Halton Catholic Schools Vote Against Raising Pride Flag

Written on 05/03/2021
Staff Columnist

After the Halton (Ontario) Catholic District School Board District voted 'no' to raising the Pride flag at schools in June, all of the schools within its board tweeted photos and words of solidarity with the LGBT+ community – CBC Toronto reported.

Burlington student trustee on the board, Kirsten Kelly, told CBC 'the fight for the flag is not over yet.'

After she started a petition in April to have the board agree to have the Pride flag raised at schools in June, it gained over 18,000 signatures.

"There's still a huge momentum going. There's still people in the community sending letters to our board trustees," she told CBC.

Kelly added that Monday's board trustees meeting ran for roughly four hours, ending in a 'no' to raising the flag.

"It's just really frustrating and goes to show that a lot of people don't want to move forward, and they are very set back in their ways in trying to defend the fact the 2SLGBTQ+ community shouldn't be supported by the Catholic community. And it's just full of bigotry and hatred, which is not what the Bible says," she continued.

The idea came after a student delegate, Nicole Hotchkiss, a grade 12 student at a Catholic school in Oakville, brought it up at a board meeting on April 6.

"They mentioned it because the representation of students in Halton Catholic is very invisible, and we weren't being acknowledged," Kelly added.

"They brought it up because many students don't feel safe in their own school environments because of the homophobia and the transphobia from staff and students alike ... Having a Pride flag up would be a symbolic show of support from our Catholic community that shows that we care, we listen, and we acknowledge you."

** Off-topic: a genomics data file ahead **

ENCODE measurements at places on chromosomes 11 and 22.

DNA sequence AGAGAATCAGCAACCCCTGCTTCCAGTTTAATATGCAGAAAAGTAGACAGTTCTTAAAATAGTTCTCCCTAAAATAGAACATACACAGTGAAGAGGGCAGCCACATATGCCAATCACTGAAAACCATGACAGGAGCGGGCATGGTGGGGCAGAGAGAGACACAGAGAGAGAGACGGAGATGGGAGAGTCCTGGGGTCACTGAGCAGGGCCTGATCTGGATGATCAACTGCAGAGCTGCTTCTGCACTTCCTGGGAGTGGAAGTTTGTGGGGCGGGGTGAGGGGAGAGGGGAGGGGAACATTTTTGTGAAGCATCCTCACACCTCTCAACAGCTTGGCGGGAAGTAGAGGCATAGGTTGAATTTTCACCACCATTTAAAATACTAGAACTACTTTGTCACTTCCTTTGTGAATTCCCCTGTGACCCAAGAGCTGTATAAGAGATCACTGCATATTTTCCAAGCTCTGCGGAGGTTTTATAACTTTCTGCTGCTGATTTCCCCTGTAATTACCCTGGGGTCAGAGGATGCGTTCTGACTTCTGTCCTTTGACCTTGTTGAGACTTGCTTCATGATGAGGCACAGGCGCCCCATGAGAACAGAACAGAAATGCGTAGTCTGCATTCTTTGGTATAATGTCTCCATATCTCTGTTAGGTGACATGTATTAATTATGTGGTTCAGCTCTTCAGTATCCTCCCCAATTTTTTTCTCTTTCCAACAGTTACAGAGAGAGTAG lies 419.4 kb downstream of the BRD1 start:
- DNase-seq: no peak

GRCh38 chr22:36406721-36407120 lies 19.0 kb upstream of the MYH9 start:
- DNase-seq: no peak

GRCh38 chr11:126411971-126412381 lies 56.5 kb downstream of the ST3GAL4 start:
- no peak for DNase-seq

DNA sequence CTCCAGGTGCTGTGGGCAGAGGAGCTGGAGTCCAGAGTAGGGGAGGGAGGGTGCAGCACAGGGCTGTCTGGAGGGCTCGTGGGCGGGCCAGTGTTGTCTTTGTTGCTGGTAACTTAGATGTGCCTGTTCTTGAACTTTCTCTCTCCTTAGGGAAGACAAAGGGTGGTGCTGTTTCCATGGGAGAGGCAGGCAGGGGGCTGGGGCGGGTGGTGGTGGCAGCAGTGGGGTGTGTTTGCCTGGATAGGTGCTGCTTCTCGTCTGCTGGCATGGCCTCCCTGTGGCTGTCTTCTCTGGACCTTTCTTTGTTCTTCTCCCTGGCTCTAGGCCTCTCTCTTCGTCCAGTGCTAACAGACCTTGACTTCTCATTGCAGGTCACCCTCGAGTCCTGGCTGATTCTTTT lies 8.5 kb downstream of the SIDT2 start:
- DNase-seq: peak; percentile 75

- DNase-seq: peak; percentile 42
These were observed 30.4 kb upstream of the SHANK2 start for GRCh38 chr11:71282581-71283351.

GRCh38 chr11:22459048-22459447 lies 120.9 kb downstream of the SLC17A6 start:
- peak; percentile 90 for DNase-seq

After voting against raising the Pride flag, the trustees passed a motion requiring the board to provide mandatory training for senior staff on supporting LGBT+ students, put up Safe Space posters, and raise awareness for Pride month – to be completed by the 2021-2022 school year.

Kelly told CBC the measures are 'baby steps' and 'points of progress,' but called the lack of support hurtful.

"The time to act and the time to advocate does not end today and did not end yesterday, and we need to continue to do it until everyone in all marginalized communities feel safe to be who they are," she continued.

A mother of three children at Halton Catholic Schools, Alexandra Power, told CBC the community does not support the board's choice. She's also a physician with a focus on student health.

"The trustees who are opposed to raising the Pride flag are using their own personal compasses to guide the decision and aren't listening to their communities," Power said.

"Our children are asking for this. Our families are asking for this. Our educators are asking for this. And yet the trustees still said no."

She added that the mental health of students is being jeopardized by this decision.

"Where we go from here is we keep on fighting until we have a community that is fully inclusive of everyone of every gender orientation, sexual orientation, religious background. We need inclusivity," she continued.

Power vowed that a Pride flag will be up at every Halton Catholic school one day. "No one should have to go to school, to work, to anywhere, and feel that they can't be 100 percent of who they want to be."

(Image Credit: Halton Catholic School Board)